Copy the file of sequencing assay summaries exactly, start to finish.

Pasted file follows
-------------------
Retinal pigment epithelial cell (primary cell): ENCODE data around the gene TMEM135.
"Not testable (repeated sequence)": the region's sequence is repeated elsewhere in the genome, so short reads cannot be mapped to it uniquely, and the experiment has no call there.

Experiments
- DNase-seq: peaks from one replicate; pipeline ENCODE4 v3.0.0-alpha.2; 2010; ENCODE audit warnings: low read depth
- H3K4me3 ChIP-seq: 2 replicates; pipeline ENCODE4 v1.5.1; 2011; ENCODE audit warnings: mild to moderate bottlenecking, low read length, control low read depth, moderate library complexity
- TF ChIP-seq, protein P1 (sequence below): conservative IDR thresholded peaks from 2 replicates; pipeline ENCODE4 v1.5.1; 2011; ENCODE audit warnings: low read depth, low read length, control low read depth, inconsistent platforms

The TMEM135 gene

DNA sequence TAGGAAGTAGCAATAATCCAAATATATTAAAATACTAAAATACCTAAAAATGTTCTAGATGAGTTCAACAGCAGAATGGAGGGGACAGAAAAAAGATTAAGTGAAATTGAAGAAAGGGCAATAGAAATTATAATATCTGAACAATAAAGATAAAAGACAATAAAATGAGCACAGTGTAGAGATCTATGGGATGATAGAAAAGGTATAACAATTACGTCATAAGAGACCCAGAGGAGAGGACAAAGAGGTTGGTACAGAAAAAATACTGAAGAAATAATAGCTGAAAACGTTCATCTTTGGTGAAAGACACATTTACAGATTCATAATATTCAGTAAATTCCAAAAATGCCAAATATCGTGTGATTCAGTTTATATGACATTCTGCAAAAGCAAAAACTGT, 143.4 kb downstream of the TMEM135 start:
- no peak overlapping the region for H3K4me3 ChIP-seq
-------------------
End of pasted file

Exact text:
Retinal pigment epithelial cell (primary cell): ENCODE data around the gene TMEM135.
"Not testable (repeated sequence)": the region's sequence is repeated elsewhere in the genome, so short reads cannot be mapped to it uniquely, and the experiment has no call there.

Experiments
- DNase-seq: peaks from one replicate; pipeline ENCODE4 v3.0.0-alpha.2; 2010; ENCODE audit warnings: low read depth
- H3K4me3 ChIP-seq: 2 replicates; pipeline ENCODE4 v1.5.1; 2011; ENCODE audit warnings: mild to moderate bottlenecking, low read length, control low read depth, moderate library complexity
- TF ChIP-seq, protein P1 (sequence below): conservative IDR thresholded peaks from 2 replicates; pipeline ENCODE4 v1.5.1; 2011; ENCODE audit warnings: low read depth, low read length, control low read depth, inconsistent platforms

The TMEM135 gene

DNA sequence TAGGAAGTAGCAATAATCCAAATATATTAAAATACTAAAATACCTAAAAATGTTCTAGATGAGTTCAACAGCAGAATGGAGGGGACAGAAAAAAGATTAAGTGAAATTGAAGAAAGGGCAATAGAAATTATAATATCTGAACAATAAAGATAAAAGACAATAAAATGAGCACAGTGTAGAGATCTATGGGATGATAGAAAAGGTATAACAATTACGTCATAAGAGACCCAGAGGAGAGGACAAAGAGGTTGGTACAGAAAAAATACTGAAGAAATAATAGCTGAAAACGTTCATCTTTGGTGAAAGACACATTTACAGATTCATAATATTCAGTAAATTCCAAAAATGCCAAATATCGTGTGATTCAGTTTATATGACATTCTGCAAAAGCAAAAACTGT, 143.4 kb downstream of the TMEM135 start:
- no peak overlapping the region for H3K4me3 ChIP-seq